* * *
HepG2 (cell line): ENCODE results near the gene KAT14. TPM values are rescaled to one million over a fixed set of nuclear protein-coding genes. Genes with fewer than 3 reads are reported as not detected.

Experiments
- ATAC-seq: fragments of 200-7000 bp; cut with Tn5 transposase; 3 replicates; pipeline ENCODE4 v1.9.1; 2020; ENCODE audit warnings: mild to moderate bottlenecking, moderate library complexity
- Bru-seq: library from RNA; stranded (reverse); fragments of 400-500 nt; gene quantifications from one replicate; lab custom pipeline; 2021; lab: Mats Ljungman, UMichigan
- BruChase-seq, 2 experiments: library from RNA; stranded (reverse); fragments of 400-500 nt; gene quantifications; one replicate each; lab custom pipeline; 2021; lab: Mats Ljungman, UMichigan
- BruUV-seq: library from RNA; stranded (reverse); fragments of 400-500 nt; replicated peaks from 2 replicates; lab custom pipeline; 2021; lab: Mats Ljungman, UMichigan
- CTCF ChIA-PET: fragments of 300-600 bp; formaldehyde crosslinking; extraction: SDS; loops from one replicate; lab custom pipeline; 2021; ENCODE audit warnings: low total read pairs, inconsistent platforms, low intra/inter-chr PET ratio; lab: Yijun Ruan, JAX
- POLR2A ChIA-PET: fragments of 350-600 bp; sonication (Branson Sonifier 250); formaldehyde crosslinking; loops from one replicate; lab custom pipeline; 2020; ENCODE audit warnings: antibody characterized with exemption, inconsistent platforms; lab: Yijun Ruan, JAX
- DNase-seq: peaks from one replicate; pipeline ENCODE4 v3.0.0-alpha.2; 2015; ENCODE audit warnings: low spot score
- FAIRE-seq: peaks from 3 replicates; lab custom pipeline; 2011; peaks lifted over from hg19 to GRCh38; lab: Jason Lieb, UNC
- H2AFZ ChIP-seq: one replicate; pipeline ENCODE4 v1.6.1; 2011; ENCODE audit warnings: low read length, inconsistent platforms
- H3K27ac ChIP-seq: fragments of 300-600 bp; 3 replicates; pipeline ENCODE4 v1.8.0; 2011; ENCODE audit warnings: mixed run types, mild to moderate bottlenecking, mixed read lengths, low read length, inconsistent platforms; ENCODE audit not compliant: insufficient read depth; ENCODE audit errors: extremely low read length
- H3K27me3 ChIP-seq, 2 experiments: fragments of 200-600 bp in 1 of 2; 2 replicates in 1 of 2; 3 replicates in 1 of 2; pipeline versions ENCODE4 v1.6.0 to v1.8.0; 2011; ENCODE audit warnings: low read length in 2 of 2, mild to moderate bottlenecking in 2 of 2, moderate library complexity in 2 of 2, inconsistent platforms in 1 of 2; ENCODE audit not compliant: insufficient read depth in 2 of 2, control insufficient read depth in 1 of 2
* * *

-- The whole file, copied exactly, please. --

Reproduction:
HepG2 (cell line): ENCODE results near the gene KAT14. TPM values are rescaled to one million over a fixed set of nuclear protein-coding genes. Genes with fewer than 3 reads are reported as not detected.

Experiments
- ATAC-seq: fragments of 200-7000 bp; cut with Tn5 transposase; 3 replicates; pipeline ENCODE4 v1.9.1; 2020; ENCODE audit warnings: mild to moderate bottlenecking, moderate library complexity
- Bru-seq: library from RNA; stranded (reverse); fragments of 400-500 nt; gene quantifications from one replicate; lab custom pipeline; 2021; lab: Mats Ljungman, UMichigan
- BruChase-seq, 2 experiments: library from RNA; stranded (reverse); fragments of 400-500 nt; gene quantifications; one replicate each; lab custom pipeline; 2021; lab: Mats Ljungman, UMichigan
- BruUV-seq: library from RNA; stranded (reverse); fragments of 400-500 nt; replicated peaks from 2 replicates; lab custom pipeline; 2021; lab: Mats Ljungman, UMichigan
- CTCF ChIA-PET: fragments of 300-600 bp; formaldehyde crosslinking; extraction: SDS; loops from one replicate; lab custom pipeline; 2021; ENCODE audit warnings: low total read pairs, inconsistent platforms, low intra/inter-chr PET ratio; lab: Yijun Ruan, JAX
- POLR2A ChIA-PET: fragments of 350-600 bp; sonication (Branson Sonifier 250); formaldehyde crosslinking; loops from one replicate; lab custom pipeline; 2020; ENCODE audit warnings: antibody characterized with exemption, inconsistent platforms; lab: Yijun Ruan, JAX
- DNase-seq: peaks from one replicate; pipeline ENCODE4 v3.0.0-alpha.2; 2015; ENCODE audit warnings: low spot score
- FAIRE-seq: peaks from 3 replicates; lab custom pipeline; 2011; peaks lifted over from hg19 to GRCh38; lab: Jason Lieb, UNC
- H2AFZ ChIP-seq: one replicate; pipeline ENCODE4 v1.6.1; 2011; ENCODE audit warnings: low read length, inconsistent platforms
- H3K27ac ChIP-seq: fragments of 300-600 bp; 3 replicates; pipeline ENCODE4 v1.8.0; 2011; ENCODE audit warnings: mixed run types, mild to moderate bottlenecking, mixed read lengths, low read length, inconsistent platforms; ENCODE audit not compliant: insufficient read depth; ENCODE audit errors: extremely low read length
- H3K27me3 ChIP-seq, 2 experiments: fragments of 200-600 bp in 1 of 2; 2 replicates in 1 of 2; 3 replicates in 1 of 2; pipeline versions ENCODE4 v1.6.0 to v1.8.0; 2011; ENCODE audit warnings: low read length in 2 of 2, mild to moderate bottlenecking in 2 of 2, moderate library complexity in 2 of 2, inconsistent platforms in 1 of 2; ENCODE audit not compliant: insufficient read depth in 2 of 2, control insufficient read depth in 1 of 2